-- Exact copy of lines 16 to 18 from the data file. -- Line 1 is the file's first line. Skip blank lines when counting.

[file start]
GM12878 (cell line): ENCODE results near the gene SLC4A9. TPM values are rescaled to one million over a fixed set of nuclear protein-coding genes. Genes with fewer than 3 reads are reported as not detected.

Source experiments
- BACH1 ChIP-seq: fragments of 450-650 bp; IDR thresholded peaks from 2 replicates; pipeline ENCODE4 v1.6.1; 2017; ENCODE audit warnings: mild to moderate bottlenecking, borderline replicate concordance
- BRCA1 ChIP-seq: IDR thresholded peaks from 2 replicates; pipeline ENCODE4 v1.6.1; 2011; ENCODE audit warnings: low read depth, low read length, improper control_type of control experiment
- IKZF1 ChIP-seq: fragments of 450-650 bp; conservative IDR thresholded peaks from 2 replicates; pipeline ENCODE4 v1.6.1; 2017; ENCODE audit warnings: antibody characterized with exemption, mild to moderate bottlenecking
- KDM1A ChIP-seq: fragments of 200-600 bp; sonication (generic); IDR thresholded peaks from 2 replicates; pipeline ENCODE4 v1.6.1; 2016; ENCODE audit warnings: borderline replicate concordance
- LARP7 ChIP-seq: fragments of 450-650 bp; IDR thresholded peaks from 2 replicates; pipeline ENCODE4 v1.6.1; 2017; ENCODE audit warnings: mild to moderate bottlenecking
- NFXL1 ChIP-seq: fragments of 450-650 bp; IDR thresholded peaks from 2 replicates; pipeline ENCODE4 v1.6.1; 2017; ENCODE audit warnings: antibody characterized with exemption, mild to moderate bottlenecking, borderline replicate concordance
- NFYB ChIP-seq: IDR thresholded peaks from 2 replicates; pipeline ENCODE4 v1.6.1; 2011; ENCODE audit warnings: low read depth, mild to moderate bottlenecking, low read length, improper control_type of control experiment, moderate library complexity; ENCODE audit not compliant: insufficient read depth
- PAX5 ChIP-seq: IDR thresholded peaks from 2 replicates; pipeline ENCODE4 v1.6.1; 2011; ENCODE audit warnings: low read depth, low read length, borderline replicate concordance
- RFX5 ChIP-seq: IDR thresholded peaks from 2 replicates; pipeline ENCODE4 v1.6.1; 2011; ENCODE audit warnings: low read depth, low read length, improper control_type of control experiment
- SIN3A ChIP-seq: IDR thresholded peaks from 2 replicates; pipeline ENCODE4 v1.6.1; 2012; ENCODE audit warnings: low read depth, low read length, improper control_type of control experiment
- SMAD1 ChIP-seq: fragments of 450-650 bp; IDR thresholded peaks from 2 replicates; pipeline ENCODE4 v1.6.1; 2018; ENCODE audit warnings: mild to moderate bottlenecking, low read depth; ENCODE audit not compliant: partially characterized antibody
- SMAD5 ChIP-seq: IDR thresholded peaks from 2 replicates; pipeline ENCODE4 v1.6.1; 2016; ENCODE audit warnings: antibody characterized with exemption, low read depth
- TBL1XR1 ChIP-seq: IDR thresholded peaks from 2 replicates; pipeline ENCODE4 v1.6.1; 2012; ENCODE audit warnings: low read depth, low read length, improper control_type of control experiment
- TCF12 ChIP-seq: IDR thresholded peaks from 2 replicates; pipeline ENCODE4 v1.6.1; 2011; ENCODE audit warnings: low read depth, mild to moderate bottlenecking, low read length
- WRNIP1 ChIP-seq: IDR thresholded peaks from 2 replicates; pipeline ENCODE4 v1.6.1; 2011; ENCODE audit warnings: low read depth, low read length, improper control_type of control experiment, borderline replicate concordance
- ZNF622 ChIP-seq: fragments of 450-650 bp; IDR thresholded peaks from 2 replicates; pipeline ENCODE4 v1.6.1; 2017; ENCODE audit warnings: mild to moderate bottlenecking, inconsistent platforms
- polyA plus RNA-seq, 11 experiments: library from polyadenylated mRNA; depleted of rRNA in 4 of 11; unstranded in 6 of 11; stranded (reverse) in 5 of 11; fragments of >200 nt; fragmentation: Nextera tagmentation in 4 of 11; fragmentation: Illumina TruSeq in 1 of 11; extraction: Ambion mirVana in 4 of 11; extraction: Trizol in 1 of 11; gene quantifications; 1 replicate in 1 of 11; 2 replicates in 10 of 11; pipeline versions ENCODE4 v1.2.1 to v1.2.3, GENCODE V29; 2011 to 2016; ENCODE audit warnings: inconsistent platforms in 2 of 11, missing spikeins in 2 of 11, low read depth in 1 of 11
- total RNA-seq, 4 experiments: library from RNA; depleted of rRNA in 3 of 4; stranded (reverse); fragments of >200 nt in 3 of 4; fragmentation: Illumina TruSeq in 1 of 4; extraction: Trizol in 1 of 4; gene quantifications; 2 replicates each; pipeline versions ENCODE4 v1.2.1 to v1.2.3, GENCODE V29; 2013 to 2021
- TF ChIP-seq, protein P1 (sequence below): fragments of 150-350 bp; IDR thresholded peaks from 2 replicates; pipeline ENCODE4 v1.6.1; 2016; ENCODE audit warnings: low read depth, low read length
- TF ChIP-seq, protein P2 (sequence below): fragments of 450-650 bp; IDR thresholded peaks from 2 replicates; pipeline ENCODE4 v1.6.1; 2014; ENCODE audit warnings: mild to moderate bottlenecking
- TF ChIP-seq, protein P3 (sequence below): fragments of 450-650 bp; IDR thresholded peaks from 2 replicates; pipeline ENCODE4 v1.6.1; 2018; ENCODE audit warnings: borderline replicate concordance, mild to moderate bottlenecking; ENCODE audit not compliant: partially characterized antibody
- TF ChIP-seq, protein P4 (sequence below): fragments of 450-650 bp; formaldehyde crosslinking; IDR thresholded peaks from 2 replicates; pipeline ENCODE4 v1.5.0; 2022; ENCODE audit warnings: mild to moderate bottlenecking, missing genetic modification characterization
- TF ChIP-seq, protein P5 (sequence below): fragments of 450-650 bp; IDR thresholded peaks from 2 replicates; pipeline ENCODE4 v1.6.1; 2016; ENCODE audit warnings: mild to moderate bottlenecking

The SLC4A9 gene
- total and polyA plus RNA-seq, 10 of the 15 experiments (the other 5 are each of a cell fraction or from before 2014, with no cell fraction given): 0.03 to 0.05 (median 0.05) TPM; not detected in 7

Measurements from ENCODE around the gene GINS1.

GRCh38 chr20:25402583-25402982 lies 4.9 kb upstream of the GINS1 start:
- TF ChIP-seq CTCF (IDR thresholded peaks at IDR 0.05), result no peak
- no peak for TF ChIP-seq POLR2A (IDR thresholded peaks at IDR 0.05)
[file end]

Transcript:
- TCF12 ChIP-seq: IDR thresholded peaks from 2 replicates; pipeline ENCODE4 v1.6.1; 2011; ENCODE audit warnings: low read depth, mild to moderate bottlenecking, low read length
- WRNIP1 ChIP-seq: IDR thresholded peaks from 2 replicates; pipeline ENCODE4 v1.6.1; 2011; ENCODE audit warnings: low read depth, low read length, improper control_type of control experiment, borderline replicate concordance
- ZNF622 ChIP-seq: fragments of 450-650 bp; IDR thresholded peaks from 2 replicates; pipeline ENCODE4 v1.6.1; 2017; ENCODE audit warnings: mild to moderate bottlenecking, inconsistent platforms